Okay, so now we know a little more about Barbie, but what about her boyfriend, Ken? His full name is Kenneth Carson. The pair reportedly met on the set of a TV commercial back in ‘61. Ken’s family consisted of his parents, Dr. Carl and Edna Carson, and a younger brother named Tommy.

The Barbie doll came into being back in 1959 thanks to businesswoman Ruth Handler. Inspired by a German doll known as Bild Lillias, Barbie has since sold more than a billion Barbie dolls worldwide. Mattel, the company responsible for selling Barbie to the world for many years now, has made a boatload of money thanks to their doll, her outfits, and, of course, her friends and accessories like the pink Corvette and Malibu dream house.

Barbie has become so well-known and loved that even real people want to look like her– oh, and Ken, too. Do a google search and you’re likely to see pictures of Rodrigo Alves, the “Human Ken Doll,” or Rachel Evans, Kerry Miles, or Valeria Lukyanova, who all had cosmetic surgery done in order to look like a real-life Barbie doll.

Want to see what Gigi’s Dolls has that’s Barbie-related? Use this link.

A Quick Look at Dolls and Feminism

Dolls and Feminism “Finally, a doll that looks more like me,” she said, as we strolled past the toy aisles in a giant store. “It’s about time!”

Indeed, doll makers are waking up to the reality that not every girl or woman is stick-thin with blonde hair, blue eyes, big boobs, long legs, and hardly any waist. In today’s world there’s such a thing as “empowerment feminism,” which is helping to transform the way people think about many things, including dolls.

For instance, just recently the makers of Barbie announced their plans to put out 17 new dolls honoring “historical and modern-day role models around the world.” These dolls include artist Frida Kahlo (the one with bushy eyebrows), pilot Amelia Earhart, NASA mathematician Katherine Johnson (think “Hidden Figures” the movie), as well as more modern strong women, like boxer Nicola Adams and Olympic snowboarder Chloe Kim.

For a long, long time, diversity wasn’t a buzzword in the doll world. The Barbie look of the 1960s was the main look. Obviously, times have changed, especially since the rise of feminism in the 1970s all the way up to today.

In recent times, doll shapes and skin tones have become more diverse. 2015 saw flat feet instead of pointy feet (the kind meant for high heels). 2016 saw body shapes that weren’t just stick-thin. And 2017 saw the first hijab-wearing Barbie doll introduced.

The beauty standards of past generations are changing, thankfully. Dolls are evolving to better reflect the diversity around us.

If you need help selecting the right doll for your needs, contact Gigi’s Dolls today.

Tips for Cleaning Doll Clothing

Cleaning Vintage DollsOne of life’s great joys is finding and having a vintage doll for your home collection. Old dolls from another era somehow connect us to that time, and make us feel like we’re handling treasure that was cherished long ago, and still is, today. We want our dolls to look great, don’t we? But we know they’re delicate because they’re old. We don’t want to upset their beauty by messing them up in anyway, and that goes for cleaning them.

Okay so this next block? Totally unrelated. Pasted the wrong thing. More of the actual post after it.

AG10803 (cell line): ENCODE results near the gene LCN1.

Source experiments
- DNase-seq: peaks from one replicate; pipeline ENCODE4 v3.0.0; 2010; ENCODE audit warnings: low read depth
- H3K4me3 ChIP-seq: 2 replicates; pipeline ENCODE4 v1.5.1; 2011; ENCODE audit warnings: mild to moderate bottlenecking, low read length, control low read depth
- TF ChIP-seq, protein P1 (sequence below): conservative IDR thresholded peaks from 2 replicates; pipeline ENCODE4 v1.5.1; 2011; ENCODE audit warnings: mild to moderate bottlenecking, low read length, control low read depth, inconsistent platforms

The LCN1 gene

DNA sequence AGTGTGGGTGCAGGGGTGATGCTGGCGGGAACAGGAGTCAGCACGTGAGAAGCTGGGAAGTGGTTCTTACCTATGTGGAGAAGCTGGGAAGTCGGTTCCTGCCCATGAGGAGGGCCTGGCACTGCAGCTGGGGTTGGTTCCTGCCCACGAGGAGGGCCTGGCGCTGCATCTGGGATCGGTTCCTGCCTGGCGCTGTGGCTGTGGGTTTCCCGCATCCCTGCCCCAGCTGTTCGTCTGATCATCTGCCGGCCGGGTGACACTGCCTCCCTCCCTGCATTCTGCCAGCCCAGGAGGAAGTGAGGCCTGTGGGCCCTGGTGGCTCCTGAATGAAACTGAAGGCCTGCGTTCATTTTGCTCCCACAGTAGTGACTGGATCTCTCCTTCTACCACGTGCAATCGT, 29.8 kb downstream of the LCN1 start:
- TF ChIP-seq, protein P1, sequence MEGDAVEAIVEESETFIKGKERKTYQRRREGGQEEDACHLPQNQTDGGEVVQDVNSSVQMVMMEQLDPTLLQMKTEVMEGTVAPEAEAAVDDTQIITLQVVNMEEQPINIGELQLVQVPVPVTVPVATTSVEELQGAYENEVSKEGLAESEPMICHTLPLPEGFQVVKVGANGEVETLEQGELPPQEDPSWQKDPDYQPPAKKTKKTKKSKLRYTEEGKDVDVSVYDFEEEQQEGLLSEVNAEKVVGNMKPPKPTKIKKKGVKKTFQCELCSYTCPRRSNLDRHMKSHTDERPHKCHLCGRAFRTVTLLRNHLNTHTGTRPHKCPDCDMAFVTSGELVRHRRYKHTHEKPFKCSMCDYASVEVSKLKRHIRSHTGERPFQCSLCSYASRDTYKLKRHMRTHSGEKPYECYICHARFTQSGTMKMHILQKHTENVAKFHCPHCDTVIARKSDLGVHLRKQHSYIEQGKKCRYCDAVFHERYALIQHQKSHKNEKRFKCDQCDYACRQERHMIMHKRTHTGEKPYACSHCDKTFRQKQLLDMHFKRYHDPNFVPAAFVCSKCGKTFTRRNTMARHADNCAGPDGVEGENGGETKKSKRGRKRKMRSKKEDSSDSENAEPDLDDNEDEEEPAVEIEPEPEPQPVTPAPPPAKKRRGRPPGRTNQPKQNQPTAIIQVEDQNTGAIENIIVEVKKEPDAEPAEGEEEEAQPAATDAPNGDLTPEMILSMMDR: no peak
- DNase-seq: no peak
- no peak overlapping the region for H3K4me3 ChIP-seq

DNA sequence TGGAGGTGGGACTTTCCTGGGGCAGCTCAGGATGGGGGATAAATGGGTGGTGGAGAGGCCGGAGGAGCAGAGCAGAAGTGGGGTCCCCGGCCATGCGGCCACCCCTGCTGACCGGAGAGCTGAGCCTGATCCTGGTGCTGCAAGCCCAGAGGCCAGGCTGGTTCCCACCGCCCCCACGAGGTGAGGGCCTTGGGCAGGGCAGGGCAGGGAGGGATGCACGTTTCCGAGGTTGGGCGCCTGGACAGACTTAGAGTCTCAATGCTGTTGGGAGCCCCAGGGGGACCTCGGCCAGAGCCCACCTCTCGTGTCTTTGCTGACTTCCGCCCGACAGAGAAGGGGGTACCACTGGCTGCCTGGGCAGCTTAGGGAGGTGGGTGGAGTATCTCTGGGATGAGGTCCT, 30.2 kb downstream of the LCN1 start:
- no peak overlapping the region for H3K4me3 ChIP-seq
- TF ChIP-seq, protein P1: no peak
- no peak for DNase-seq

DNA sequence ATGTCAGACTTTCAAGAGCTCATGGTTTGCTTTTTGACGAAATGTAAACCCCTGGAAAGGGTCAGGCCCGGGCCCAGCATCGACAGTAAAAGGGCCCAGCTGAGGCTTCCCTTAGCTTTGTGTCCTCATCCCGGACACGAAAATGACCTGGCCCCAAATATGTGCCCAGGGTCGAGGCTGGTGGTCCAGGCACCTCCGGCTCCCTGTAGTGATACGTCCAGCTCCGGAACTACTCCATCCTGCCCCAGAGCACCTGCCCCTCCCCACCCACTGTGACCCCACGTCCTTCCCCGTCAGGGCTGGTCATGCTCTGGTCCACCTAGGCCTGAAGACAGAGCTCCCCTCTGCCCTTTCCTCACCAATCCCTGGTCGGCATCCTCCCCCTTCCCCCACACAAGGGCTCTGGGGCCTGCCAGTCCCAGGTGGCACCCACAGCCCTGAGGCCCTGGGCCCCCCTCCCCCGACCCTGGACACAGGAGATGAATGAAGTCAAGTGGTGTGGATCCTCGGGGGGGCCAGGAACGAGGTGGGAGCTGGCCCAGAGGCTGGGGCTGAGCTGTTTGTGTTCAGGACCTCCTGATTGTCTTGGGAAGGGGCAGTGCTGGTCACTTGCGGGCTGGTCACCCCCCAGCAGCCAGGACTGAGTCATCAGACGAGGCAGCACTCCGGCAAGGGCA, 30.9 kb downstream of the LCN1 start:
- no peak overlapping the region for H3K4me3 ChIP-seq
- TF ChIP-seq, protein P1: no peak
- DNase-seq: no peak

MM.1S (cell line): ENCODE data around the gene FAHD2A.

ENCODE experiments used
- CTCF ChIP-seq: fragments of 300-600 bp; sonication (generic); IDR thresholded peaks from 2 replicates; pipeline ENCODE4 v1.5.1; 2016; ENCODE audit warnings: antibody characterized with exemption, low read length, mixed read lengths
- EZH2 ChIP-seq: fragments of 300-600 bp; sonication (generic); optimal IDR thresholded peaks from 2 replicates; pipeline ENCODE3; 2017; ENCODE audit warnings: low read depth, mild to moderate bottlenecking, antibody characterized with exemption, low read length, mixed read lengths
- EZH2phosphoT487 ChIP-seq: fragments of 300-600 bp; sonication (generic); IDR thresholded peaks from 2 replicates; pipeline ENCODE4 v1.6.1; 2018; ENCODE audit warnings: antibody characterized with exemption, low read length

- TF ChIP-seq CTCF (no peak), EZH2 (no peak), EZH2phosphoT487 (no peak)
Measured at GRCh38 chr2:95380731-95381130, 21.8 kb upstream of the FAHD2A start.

Obviously we can’t just put old doll clothes into a washing machine. We must inspect the clothing to see what has happened to it over the years, and then proceed with caution to essentially make it better.

Things That Dirty Doll Clothing

Some of the things that can damage doll clothing over the years include dust, oil, and exposure to sunlight. When kept in storage, doll clothing can also suffer from getting wet. Mold and mildew become chief concerns. Then there’s the issue of insects or rodents getting at the clothes. Now, in some cases, clothing might have brownish rust spots– and this, of all things, can be a good thing. It might actually enhance the doll’s value since it’s the one way the doll looks especially antique. Who knew: rust spots are a good thing with doll clothing?! Yep.

Vintage Doll Cleaning Tips

Now back to the subject at hand: we need to be gentle with vintage doll clothing. Remove any accessories if possible, including bows, ties and flowers. Brush off mildew. Lay the clothing outside in the fresh air to help get rid of odors and/or to dry it out. And then figure out which detergent will work best to truly clean the clothes.

For cotton clothing, use a soft cloth with Dreft’s Laundry Stain Remover on it. For stubborn stains, you might try OxiClean. You can soak the clothing in a bucket or jar with 1 tablespoon of gentle detergent/solution per gallon of cold water. Gently pat dry the clothing and then lay it flat on a towel to dry.

Should your doll clothing be made from silk or satin, try a light steaming or just gently dust it. It’s best to avoid using water on silk. And with satin, washing it tends to wrinkle it and makes it lose its shine. To gently clean silk with a detergent, use the kind used on baby clothes, like ECOS or Seventh Generation.

Wool clothing can be cleaned using Woolite and cold water.

Finally, to dust off the clothing, here’s a novel idea: use a can of computer air spray! Or you can wipe off dust with a soft toothbrush.

You might want to do some online research before attempting to clean your vintage doll clothing. Keep in mind, Gigi’s Doll’s offers doll restoration services that could help.

What Are Fashion Dolls?